There has been some discussion of Cowtan and Way 2013 take on HadCRUT4 at Lucia’s, Judy Curry’s, Nick Stokes and elsewhere. HadCRUt4 has run cooler than other datasets (including UAH satellite) in recent years. Cowtan and Way observe that HadCRU does not estimate temperature in many Arctic gridcells. Because Arctic temperatures have risen more than low-latitude temperatures, they state that recent HadCRU temperatures are biased low. (Since GISS extrapolates into the Arctic, it is less affected by this bias.)
In the context of IPCC SOD FIgure 1.5 (or similar comparison of models and observations), CW13 is slightly warmer than HadCRUT4 but the difference is small relative to the discrepancy between models and observations; the CW13 variation is also outside the Figure 1.5 envelope.
Next, here is a simple plot showing the difference between the CW13 hybrid and HadCRUT 4. Up to the end of 2005, there was a zero trend between the two; the difference has arisen entirely since 2005.
In their online commentary, Cowtan and Way praise Hansen for being the first person to report the effect of missing Arctic data on global temperature. However, no material discrepancy had arisen between their index and the HadCRUT4 index as of 2005 so that Hansen was, according to Cowtan and Way’s own data, observing a discrepancy that had not yet arisen, making their following praise to Hansen seem somewhat premature:
Probably the first mention of an underestimation of recent warming due to poor Arctic coverage comes from Hansen in 2006, who sought to explain why the NASA temperature data showed 2005 as being a record breaking warm year, in contrast to the Met Office temperature record.
That there are continuing defects in HadCRU methodology should hardly come as a surprise to CA readers. Attempts to reconcile and/or explain discrepancies between HadCRU and GISS also seem worthwhile to me.
Nor do efforts to apply kriging seem misplaced to me in principle. On the contrary, for someone with experience in ore reserves, it seems entirely natural e.g. see for example, some of Jeff Id’s discussion of Antarctica. I notice that their methodology results in changes to the Central England gridcell. While I don’t object to the use of kriging or similar methods to estimate values in missing gridcells, I don’t see any benefit to altering values in known gridcells, if that’s what’s happening here. (I haven’t parsed their methods and don’t plan to do so at this time.)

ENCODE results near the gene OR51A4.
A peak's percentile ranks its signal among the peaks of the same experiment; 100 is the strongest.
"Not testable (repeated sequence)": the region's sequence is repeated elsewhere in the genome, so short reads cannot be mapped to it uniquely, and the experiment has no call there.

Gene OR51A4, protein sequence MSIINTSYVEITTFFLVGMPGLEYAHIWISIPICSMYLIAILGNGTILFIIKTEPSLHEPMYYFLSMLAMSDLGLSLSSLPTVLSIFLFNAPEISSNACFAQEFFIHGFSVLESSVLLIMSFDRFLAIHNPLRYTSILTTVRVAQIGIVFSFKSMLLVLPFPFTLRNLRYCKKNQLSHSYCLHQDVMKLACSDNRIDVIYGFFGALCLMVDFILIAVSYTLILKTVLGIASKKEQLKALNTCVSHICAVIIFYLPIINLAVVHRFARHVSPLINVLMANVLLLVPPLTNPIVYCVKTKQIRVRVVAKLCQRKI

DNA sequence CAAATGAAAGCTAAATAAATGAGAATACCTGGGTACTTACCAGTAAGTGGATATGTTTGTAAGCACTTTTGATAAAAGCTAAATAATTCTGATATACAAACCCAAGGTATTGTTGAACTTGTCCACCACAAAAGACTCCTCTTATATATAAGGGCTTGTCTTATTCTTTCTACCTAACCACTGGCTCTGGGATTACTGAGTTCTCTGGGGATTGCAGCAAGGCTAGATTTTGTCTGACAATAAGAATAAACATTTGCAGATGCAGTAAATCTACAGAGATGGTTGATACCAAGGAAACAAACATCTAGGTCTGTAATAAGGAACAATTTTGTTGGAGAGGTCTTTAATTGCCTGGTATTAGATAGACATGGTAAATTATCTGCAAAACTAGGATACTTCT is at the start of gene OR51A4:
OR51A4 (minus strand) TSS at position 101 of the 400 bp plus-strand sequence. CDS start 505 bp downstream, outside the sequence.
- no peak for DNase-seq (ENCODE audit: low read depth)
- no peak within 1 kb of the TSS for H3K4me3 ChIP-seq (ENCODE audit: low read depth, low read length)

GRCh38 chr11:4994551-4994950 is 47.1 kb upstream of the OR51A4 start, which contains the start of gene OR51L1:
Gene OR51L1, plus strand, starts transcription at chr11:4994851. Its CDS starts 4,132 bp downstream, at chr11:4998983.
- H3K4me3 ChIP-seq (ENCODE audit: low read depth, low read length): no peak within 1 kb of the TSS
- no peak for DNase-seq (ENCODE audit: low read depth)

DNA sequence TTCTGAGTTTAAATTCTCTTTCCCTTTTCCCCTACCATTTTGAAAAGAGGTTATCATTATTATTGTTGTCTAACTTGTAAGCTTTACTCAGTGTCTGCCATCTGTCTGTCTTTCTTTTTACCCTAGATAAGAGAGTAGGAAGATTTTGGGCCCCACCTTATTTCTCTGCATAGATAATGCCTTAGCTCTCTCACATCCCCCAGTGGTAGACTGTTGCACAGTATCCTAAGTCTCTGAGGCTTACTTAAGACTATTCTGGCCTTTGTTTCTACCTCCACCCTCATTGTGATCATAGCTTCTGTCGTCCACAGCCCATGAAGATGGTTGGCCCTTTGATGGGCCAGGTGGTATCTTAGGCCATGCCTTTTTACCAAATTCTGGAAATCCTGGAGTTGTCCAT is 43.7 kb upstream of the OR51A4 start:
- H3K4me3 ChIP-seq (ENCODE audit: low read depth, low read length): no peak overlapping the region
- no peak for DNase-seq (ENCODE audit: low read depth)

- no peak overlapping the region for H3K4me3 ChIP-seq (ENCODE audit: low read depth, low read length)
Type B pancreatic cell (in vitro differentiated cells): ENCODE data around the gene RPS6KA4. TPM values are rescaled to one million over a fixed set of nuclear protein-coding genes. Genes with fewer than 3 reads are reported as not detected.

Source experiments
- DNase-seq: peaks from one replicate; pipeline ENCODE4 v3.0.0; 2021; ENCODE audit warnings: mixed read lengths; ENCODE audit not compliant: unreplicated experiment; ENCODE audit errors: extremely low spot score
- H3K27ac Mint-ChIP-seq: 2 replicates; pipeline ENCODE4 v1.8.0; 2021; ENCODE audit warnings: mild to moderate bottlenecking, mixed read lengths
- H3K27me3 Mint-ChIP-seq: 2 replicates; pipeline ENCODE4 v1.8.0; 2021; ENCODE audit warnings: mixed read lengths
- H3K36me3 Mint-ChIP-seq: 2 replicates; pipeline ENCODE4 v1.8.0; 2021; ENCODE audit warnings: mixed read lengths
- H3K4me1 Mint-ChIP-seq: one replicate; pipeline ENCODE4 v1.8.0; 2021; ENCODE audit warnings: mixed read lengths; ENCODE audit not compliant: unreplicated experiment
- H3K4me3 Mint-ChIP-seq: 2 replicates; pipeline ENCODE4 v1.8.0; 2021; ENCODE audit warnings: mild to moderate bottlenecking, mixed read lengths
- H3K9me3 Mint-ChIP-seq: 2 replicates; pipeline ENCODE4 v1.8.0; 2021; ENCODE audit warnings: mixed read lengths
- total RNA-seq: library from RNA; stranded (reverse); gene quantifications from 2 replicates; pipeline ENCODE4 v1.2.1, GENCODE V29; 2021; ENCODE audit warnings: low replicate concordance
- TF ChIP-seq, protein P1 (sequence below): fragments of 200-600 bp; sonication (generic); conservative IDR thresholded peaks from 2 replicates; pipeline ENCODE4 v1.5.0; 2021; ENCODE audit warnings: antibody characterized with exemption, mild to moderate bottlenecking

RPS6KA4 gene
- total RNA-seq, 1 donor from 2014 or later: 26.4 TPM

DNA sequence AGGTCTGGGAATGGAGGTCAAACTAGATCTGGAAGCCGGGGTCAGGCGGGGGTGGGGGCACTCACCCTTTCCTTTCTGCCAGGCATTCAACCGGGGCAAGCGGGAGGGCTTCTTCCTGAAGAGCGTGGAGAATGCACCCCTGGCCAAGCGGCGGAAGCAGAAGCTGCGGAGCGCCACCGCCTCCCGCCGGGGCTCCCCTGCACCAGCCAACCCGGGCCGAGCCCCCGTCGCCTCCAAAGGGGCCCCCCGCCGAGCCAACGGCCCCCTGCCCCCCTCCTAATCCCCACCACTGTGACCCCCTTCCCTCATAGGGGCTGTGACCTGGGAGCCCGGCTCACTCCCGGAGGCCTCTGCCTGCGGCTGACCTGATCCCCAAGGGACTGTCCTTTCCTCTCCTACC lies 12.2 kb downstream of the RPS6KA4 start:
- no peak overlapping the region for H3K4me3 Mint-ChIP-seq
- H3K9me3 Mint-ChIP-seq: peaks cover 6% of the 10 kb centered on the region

Co-author Way was an active participant at the secret SKS forum, where he actively fomented conspiracy theory allegations. Uniquely among participants in the secret SKS forum, he conceded that Climate Audit was frequently correct in its observations (“The fact of the matter is that a lot of the points he [McIntyre] brings up are valid”) and urged care in contradicting Climate Audit (“I wouldn’t want to go up against that group, between them there is a lot of statistical power to manipulate and make the data say what it needs to say.”) [Update Nov 21: While Way did wrongly associate me with conspiracy theory on a couple of occasions, including a tasteless accusation of being a “conspiracy wackjob”, the vast majority of his language is temperate and reasonable and shows remarkable appreciation of the statistical points of our critique, with the slurs being a sort of incidental sideswipe. See the next post.]
Bart Verheggen compared CMIP5 RCP8.5 to observations, saying that “recent observations are at the low side of the CMIP5 model range”.
However, my own calculations using RCP8.5 show that observations are outside the envelope. Verheggen’s calculations are not consistent with similar calculations by others (including IPCC) and I presume that he’s made an error somewhere.